Got a lot to be mad about?
I wanted to write a post based on a song by Solange Knowles titled "Mad.” This song is about the frustrations she experiences as a black woman living in a society where her opinions and emotions are often not respected or valued. She sings about the need to keep her anger and frustration inside, as she is not allowed to be openly mad. She expresses her feelings of hurt, disappointment, and sadness and speaks of her desire to be able to freely express her emotions without fear of judgment.
It’s no secret that Black women often have a lot to be mad about. From microaggressions to systemic oppression, it’s easy to understand why many Black women feel like they’re carrying the weight of the world on their shoulders. As Houston-born artist Solange Knowles sings in her song "Mad," “I got a lot to be mad about.” The truth is, we all have a right to be angry and to express our anger in healthy ways. But for Black women, it’s often difficult to do so because of the stigma and stereotypes that come with being a Black woman. Racist stereotypes, such as the angry Black women troupe, reduce us to characters rather than people. We’re often told to stay quiet, not to make a fuss, and to “just get over it." But this type of suppression of our feelings can lead to resentment, bitterness, and even depression.
So how can Black women heal from all the anger and hurt that they carry? The first step is to recognize that it’s okay to be angry. We don’t have to suppress our feelings and it’s important to give ourselves permission to express those feelings in a safe and healthy way. This could include talking to a trusted friend, journaling, or participating in activities that help us to heal our anger, like yoga or meditation. Having a strong network of friends and family can help you cope with the challenges that come with being a Black woman as well. This network can be a source of inspiration and strength, helping to remind Black women of their worth and potential, which can be easy to forget in the face of adversity. Ultimately, having a safe network of friends and family can be an invaluable resource for Black women as they navigate the many obstacles life can throw their way. If you don't have a strong support system, consider joining a support group or finding a therapist or mentor who can offer guidance and encouragement. Healing from anger and hurt is a process, and it's important to be gentle with yourself. Take time to acknowledge your feelings and give yourself room to grow and learn.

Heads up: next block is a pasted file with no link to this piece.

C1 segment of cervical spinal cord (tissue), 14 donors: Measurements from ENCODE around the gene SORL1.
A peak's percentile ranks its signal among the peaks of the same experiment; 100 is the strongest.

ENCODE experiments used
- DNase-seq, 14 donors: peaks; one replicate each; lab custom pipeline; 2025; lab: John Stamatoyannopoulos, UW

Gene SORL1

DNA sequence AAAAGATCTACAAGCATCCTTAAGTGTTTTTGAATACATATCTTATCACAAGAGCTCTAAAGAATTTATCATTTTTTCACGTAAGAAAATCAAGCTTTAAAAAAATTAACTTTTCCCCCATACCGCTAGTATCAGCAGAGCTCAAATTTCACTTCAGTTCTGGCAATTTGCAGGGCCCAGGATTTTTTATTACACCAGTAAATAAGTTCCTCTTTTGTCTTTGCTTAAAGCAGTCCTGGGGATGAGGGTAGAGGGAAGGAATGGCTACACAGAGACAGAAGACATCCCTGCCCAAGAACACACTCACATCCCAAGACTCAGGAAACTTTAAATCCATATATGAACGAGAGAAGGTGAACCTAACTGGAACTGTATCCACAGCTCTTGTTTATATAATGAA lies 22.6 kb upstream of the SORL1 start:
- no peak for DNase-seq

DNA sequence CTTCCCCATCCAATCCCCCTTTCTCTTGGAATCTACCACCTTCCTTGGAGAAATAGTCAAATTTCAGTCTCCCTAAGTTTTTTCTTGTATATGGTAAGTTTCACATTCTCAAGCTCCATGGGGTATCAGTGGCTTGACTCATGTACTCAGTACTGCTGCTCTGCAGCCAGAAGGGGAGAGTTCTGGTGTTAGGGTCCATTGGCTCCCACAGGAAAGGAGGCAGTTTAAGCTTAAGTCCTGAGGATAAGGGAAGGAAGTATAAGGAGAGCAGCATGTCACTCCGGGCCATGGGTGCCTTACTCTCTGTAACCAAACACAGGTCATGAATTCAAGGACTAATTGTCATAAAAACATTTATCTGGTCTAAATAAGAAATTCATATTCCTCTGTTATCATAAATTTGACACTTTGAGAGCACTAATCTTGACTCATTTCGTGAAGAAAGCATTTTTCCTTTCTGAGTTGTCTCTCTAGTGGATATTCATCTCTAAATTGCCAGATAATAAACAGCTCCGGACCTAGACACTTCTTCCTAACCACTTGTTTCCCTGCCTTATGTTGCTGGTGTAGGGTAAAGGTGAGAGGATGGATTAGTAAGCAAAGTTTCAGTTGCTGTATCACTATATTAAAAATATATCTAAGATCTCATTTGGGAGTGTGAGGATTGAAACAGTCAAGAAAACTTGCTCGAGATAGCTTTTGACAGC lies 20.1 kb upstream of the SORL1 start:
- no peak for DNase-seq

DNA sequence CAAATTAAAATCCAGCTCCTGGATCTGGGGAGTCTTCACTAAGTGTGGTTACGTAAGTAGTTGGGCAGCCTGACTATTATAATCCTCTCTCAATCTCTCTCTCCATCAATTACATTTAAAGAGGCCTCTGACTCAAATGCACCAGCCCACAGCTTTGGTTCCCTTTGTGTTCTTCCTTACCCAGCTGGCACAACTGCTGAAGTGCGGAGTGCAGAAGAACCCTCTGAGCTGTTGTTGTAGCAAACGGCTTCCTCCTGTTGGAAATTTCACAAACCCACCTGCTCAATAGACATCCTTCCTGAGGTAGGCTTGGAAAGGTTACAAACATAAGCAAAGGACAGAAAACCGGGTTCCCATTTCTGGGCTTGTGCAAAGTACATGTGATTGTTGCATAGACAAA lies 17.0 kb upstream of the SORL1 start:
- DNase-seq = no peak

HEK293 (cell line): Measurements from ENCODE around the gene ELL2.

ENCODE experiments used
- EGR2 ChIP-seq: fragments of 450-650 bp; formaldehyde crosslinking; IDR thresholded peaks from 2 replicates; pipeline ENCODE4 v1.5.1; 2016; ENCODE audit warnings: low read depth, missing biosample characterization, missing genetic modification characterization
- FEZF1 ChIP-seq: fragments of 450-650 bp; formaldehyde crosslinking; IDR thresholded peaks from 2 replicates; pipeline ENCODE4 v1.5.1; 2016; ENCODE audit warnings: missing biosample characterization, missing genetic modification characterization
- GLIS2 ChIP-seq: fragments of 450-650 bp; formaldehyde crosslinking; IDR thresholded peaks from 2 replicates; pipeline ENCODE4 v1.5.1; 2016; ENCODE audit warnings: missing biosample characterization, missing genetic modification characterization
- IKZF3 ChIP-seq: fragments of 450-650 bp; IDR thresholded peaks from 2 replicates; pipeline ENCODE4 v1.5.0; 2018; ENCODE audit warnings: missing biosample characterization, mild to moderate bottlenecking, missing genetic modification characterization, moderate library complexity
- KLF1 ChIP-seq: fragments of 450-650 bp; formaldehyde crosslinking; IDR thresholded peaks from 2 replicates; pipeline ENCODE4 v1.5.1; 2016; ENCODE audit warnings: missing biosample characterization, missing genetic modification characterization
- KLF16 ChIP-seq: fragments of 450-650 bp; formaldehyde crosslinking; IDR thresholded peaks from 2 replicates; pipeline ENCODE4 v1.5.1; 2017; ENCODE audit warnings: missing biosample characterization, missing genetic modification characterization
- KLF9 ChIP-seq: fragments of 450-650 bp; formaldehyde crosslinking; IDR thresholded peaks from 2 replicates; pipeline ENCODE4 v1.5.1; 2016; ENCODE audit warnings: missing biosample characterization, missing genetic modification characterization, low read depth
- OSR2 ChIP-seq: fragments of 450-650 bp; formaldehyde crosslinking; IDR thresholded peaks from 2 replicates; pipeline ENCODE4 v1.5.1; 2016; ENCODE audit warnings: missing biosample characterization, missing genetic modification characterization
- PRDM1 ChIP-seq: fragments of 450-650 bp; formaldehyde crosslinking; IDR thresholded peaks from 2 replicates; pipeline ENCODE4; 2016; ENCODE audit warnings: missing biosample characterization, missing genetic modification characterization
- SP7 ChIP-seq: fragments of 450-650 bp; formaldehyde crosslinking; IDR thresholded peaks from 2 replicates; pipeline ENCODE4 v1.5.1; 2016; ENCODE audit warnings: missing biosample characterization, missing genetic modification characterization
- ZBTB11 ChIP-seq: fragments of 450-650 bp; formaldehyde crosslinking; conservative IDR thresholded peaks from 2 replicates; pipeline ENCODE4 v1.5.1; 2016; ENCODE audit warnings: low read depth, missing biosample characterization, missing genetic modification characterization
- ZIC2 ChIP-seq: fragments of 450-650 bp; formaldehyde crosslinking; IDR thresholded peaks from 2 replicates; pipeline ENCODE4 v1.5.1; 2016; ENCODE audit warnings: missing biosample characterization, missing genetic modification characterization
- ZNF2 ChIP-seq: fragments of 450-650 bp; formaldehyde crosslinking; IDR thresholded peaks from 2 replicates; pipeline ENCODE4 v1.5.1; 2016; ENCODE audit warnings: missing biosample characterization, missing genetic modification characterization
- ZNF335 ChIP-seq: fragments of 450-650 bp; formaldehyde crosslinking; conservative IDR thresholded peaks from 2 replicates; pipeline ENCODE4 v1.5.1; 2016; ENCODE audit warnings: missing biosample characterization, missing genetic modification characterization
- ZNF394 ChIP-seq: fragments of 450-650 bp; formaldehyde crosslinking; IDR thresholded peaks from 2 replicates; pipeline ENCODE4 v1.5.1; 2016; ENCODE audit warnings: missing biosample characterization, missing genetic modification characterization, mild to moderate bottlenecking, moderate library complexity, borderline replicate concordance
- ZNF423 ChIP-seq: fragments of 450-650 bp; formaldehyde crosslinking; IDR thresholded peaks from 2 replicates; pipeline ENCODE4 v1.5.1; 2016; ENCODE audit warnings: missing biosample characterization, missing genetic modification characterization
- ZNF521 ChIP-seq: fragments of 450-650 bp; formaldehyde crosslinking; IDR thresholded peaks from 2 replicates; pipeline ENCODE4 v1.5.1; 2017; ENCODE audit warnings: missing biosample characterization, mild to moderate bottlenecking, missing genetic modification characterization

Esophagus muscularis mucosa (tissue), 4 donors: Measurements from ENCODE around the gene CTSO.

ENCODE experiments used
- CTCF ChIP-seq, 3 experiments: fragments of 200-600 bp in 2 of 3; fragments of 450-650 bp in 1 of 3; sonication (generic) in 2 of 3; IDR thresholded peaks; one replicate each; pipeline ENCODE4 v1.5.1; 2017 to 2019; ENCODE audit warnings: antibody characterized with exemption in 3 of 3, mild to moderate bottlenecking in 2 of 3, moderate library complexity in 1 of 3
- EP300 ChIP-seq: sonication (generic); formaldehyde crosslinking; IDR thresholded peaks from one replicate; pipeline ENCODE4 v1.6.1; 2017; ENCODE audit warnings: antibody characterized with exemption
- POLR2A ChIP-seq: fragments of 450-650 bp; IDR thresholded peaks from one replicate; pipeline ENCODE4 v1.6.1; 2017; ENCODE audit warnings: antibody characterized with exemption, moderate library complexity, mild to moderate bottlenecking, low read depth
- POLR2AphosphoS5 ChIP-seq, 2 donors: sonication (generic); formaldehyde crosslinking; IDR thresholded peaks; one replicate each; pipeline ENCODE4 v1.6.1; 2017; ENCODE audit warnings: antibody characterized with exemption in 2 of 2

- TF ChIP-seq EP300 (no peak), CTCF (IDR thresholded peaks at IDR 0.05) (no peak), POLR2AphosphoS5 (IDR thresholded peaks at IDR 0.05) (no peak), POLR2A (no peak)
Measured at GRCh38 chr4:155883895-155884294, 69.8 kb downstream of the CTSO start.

As a Black female therapist, I understand what it’s like to live in this skin and I am here to offer my services to women who look like me. I provide a safe and supportive space for Black women to explore their feelings and process their anger in a healthy way. If you’re ready to take the first step towards healing and better understanding your anger, please reach out today. I’d love to help you on your journey. Click below to book your free consultation!